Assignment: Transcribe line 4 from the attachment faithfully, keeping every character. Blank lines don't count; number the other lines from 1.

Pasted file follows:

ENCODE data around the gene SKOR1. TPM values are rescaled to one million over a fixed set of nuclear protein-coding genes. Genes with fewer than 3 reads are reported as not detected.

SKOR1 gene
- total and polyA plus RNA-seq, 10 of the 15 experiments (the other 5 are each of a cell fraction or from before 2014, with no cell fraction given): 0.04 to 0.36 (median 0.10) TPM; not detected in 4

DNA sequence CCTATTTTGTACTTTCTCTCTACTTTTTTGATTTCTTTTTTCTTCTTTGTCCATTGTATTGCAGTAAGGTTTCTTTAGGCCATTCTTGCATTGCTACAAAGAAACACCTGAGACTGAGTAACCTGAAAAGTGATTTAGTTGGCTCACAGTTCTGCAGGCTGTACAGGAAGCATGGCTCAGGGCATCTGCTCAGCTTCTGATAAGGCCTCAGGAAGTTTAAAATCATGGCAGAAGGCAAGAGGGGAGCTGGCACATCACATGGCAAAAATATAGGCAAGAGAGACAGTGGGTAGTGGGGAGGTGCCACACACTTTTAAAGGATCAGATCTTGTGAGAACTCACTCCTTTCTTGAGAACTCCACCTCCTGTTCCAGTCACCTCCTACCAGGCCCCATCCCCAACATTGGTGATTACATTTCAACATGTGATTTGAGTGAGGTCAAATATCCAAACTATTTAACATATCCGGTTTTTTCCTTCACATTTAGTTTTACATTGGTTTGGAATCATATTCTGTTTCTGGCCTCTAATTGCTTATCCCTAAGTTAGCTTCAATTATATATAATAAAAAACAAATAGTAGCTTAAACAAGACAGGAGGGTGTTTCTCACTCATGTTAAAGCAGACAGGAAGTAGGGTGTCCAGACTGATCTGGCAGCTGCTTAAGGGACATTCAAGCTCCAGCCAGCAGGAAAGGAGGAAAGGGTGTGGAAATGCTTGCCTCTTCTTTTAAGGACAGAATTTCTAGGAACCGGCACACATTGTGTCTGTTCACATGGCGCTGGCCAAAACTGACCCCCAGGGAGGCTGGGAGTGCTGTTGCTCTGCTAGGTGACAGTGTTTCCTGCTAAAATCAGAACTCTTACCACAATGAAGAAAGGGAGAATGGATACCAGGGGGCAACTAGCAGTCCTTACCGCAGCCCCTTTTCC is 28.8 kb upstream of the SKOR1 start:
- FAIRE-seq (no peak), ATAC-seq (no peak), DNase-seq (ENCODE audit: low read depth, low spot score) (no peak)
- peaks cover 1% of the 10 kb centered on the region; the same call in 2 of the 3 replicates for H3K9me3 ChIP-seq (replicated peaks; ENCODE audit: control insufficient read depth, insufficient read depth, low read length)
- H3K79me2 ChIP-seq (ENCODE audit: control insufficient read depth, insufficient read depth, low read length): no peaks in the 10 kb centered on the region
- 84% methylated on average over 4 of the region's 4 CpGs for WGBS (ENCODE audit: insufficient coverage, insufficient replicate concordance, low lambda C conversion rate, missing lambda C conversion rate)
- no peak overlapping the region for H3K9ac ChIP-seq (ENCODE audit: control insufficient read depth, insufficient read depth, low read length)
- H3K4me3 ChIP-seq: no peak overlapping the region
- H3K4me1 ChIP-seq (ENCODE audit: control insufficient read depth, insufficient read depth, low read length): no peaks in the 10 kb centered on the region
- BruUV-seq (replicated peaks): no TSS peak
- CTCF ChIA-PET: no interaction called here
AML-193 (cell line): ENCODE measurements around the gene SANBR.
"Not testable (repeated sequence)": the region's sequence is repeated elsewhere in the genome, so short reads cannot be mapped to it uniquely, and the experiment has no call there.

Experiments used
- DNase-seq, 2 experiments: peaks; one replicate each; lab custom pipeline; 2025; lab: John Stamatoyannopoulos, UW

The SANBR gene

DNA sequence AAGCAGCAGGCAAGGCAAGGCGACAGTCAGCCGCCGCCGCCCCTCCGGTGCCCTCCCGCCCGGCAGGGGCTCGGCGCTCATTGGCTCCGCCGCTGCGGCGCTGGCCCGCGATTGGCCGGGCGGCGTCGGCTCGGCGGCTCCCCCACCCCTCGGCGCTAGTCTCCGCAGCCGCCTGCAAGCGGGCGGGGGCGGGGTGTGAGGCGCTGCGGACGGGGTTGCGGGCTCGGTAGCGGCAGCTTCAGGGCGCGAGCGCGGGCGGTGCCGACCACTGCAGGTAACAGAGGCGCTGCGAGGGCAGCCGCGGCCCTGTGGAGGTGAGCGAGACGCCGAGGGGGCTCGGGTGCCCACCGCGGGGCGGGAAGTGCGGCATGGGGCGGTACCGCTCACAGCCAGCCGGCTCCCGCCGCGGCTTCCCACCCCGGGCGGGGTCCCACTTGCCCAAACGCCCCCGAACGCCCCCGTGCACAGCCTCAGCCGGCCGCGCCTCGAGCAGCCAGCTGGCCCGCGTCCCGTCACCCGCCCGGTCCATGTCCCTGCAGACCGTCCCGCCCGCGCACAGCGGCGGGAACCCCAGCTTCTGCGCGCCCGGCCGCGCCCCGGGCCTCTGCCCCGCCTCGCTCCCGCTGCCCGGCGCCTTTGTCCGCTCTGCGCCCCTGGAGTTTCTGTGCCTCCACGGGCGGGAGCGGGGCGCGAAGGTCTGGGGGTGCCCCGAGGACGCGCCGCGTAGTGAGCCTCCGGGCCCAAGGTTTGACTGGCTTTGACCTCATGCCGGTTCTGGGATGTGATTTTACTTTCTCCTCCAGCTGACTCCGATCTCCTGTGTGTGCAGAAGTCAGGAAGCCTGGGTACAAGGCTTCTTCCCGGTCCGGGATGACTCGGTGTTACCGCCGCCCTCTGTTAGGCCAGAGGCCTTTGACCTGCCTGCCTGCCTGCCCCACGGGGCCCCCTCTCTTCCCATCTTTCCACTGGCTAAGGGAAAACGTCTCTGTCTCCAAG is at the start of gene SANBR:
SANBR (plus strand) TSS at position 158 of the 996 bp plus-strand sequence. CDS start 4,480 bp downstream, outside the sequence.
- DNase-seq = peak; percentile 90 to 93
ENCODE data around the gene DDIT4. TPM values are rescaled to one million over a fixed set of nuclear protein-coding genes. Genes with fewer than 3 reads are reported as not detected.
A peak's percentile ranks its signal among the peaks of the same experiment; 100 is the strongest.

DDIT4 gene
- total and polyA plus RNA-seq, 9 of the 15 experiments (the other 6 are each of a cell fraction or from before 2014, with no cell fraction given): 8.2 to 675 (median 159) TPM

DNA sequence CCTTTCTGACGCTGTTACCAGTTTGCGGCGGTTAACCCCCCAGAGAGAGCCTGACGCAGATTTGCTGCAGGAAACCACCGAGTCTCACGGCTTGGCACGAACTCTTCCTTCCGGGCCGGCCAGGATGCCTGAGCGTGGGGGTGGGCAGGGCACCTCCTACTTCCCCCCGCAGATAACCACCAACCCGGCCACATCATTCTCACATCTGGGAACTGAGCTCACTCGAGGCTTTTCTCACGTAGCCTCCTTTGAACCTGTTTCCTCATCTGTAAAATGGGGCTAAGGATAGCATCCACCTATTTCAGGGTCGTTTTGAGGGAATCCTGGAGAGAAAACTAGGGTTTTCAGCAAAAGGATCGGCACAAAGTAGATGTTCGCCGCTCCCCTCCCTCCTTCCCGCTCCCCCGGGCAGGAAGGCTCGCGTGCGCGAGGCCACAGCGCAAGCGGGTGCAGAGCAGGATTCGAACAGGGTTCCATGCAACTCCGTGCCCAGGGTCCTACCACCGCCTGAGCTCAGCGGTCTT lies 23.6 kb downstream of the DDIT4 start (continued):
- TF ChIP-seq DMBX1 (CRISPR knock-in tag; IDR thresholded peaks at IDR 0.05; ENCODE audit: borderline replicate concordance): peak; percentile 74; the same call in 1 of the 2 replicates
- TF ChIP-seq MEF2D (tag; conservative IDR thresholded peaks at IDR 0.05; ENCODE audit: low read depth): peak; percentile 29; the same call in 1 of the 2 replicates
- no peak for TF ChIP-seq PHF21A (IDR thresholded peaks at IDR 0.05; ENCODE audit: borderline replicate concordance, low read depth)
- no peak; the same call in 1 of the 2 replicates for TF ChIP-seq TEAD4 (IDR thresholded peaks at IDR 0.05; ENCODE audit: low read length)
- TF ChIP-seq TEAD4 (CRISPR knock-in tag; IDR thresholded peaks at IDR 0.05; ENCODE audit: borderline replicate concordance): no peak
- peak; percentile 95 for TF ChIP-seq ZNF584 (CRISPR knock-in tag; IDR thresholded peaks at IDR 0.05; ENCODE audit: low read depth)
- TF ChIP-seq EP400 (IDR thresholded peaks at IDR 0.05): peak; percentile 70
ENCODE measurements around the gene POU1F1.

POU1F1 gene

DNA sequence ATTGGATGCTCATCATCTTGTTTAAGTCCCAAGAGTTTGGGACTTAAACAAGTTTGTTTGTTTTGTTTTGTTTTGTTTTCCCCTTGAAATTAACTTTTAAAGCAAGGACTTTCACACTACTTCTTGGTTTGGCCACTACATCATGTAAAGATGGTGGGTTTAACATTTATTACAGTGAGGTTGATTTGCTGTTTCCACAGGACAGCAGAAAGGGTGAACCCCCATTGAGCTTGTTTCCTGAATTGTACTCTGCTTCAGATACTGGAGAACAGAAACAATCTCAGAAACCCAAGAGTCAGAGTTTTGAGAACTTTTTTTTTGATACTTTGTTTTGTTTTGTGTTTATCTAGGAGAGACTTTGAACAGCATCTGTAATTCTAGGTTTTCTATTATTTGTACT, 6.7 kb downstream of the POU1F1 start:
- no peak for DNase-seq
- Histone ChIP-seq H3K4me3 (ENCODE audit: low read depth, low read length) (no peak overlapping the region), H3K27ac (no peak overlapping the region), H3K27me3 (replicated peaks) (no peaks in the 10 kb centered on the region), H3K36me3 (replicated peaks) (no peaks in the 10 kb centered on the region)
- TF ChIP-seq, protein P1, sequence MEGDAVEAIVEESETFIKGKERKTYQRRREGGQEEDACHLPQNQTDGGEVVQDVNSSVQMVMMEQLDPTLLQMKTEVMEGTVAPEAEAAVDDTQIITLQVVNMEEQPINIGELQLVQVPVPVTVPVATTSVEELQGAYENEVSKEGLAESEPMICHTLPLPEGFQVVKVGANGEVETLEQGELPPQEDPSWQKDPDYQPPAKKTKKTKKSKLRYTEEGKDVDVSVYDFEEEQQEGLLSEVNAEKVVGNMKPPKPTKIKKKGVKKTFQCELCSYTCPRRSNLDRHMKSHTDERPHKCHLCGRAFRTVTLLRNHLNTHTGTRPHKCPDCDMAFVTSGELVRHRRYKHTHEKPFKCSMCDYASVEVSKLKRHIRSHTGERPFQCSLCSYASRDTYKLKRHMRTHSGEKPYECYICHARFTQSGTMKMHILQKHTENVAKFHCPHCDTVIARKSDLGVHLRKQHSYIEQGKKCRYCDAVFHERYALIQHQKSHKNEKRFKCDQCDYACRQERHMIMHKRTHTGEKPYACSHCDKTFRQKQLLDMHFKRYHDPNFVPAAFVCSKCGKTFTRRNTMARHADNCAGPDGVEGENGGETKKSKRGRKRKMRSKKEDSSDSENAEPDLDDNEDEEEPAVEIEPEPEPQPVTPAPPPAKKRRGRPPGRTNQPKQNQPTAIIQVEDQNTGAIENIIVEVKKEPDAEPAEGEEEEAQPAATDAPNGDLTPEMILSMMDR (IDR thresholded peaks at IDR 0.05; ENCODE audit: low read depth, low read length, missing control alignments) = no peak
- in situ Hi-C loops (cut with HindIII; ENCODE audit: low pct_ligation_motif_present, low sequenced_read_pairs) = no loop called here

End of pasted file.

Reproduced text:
DNA sequence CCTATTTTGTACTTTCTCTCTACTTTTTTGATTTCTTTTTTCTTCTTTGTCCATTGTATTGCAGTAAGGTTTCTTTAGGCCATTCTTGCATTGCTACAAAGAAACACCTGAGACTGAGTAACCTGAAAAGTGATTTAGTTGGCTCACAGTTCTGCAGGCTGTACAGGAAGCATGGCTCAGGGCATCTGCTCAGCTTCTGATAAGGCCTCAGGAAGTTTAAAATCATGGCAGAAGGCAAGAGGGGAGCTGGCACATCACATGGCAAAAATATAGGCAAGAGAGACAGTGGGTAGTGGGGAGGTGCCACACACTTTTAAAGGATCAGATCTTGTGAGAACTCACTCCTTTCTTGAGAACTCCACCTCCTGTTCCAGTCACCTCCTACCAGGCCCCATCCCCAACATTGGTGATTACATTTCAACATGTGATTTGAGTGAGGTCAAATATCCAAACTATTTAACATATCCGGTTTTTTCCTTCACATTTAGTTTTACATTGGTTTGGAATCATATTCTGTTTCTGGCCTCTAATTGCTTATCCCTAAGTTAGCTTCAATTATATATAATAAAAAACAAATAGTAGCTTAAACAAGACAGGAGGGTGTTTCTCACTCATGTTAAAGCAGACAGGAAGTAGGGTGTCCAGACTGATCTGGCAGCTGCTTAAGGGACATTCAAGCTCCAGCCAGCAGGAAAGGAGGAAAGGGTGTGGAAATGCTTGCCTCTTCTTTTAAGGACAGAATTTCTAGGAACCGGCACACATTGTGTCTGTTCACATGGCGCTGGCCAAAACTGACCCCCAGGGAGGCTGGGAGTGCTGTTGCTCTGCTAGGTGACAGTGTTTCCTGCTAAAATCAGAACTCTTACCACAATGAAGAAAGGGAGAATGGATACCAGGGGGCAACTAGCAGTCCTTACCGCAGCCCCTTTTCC is 28.8 kb upstream of the SKOR1 start: